Undernews is the online report of the Progressive Review, edited by Sam Smith, who has covered Washington during all or part of one quarter of America's presidencies and edited alternative journals since 1964. The Review has been on the web since 1995. See main page for full contents

May 14, 2009


Guardian, UK - Beekeepers stung by pestilence and poor weather are being warned to protect their hives from rustlers as thefts rise to unprecedented levels due to a national shortage of bees.

The sharp decline in Britain's honeybee population following the arrival of varroa mites and two consecutive harsh winters has led to premium prices for top-quality bees and a black market trade in stolen hives. In the latest incident, more than a million were taken from a strawberry farm near Telford, Shropshire. Thefts of 12 hives in Whitby, North Yorkshire, and three from the New Forest in Hampshire have also been reported, as well as cases in Norfolk and the West ­Country. . .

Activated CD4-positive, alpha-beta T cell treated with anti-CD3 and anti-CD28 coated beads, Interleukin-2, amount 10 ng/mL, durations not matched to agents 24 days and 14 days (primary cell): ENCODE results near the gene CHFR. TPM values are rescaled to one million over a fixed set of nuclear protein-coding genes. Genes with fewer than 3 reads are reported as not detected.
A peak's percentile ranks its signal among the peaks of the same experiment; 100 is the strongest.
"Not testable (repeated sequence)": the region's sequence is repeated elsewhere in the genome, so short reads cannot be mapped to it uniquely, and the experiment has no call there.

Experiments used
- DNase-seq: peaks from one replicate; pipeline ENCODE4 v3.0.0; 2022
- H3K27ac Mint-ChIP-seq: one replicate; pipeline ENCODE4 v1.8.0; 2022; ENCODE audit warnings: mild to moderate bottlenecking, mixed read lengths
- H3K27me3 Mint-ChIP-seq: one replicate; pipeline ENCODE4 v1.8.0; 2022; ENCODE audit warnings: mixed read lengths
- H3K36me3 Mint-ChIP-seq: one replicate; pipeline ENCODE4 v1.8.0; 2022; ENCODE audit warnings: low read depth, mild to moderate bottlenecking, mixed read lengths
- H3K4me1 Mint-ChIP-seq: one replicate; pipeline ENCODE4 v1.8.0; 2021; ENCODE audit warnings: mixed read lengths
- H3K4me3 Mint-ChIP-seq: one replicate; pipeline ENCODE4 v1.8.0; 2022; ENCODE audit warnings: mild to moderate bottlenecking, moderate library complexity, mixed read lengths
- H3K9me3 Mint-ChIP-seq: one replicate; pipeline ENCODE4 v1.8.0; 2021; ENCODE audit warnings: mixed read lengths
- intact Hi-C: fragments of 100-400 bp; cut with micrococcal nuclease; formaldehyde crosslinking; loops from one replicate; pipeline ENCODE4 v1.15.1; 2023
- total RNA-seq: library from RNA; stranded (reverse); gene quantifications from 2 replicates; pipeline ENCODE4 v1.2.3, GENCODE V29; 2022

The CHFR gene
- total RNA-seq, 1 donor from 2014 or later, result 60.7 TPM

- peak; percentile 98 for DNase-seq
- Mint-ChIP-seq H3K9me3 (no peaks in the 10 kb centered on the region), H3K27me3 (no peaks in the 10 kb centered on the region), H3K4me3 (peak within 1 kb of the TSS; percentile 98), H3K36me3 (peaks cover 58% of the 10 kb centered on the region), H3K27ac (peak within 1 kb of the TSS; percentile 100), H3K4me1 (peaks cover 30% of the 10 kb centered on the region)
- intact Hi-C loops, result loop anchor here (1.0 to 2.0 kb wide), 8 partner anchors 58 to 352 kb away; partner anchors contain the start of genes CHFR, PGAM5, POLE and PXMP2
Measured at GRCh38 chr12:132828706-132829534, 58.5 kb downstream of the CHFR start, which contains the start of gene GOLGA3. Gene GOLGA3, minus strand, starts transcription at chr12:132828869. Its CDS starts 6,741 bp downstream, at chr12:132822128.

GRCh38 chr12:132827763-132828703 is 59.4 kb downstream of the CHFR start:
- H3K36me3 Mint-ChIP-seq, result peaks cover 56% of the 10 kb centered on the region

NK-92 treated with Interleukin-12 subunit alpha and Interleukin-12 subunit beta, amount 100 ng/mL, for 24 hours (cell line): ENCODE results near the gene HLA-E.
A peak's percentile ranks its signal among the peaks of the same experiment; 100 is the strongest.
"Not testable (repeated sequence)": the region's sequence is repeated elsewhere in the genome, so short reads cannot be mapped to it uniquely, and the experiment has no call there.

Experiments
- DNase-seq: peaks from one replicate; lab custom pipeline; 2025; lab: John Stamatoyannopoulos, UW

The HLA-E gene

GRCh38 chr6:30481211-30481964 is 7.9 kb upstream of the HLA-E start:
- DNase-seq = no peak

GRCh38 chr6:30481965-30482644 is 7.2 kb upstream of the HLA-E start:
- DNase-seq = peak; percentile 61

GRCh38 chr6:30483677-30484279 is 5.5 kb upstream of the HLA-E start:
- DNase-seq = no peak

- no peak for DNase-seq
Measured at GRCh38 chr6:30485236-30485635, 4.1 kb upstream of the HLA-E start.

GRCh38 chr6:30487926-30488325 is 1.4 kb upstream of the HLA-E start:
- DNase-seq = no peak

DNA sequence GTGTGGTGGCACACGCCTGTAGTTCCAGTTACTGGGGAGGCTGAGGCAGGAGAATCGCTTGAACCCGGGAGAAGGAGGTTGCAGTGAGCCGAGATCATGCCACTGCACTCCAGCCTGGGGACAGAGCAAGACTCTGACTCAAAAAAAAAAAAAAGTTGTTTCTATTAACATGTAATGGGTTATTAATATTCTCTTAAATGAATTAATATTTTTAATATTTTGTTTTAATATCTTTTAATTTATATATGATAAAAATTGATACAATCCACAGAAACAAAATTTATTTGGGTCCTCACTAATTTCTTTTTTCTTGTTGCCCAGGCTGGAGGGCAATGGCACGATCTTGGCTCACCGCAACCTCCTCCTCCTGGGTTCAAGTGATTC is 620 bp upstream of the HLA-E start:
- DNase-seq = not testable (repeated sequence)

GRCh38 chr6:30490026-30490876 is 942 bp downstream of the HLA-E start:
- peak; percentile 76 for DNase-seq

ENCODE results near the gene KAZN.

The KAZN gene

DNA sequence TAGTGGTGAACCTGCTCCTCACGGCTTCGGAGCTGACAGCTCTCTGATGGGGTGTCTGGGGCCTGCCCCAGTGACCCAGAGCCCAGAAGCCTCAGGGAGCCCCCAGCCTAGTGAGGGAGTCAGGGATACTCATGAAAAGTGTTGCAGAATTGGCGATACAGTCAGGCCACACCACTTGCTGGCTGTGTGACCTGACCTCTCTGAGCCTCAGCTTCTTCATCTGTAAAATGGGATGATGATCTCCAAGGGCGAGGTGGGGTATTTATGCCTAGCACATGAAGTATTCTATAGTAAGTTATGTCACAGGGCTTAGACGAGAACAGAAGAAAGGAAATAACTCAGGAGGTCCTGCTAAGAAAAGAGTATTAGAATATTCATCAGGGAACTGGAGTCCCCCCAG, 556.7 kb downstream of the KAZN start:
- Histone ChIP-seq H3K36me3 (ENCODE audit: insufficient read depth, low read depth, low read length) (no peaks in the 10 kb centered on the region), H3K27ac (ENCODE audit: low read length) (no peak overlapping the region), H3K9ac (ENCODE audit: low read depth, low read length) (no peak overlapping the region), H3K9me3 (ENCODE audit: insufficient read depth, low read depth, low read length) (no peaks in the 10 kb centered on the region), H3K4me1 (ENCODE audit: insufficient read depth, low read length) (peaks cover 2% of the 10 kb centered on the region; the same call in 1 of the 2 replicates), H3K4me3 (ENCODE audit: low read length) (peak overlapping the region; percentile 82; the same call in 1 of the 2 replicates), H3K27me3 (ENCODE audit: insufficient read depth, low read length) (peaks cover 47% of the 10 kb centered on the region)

Experts believe the bees may have been stolen to order, destined for beekeepers whose own hives have failed.

Second-hand hives that used to sell for L30 can now fetch more than L200. With each hive capable of producing around 50lb of honey a year, victims stand to lose thousands of pounds.

And the culprits may be in the beekeeping community. Tim Lovett, president of the British Beekeepers Association, said: "To steal bees, you have to know what you are doing. Beekeepers are now on the lookout. It's a vicious circle. You lose more bees, the price of bees goes up and the risk of them being stolen goes up."


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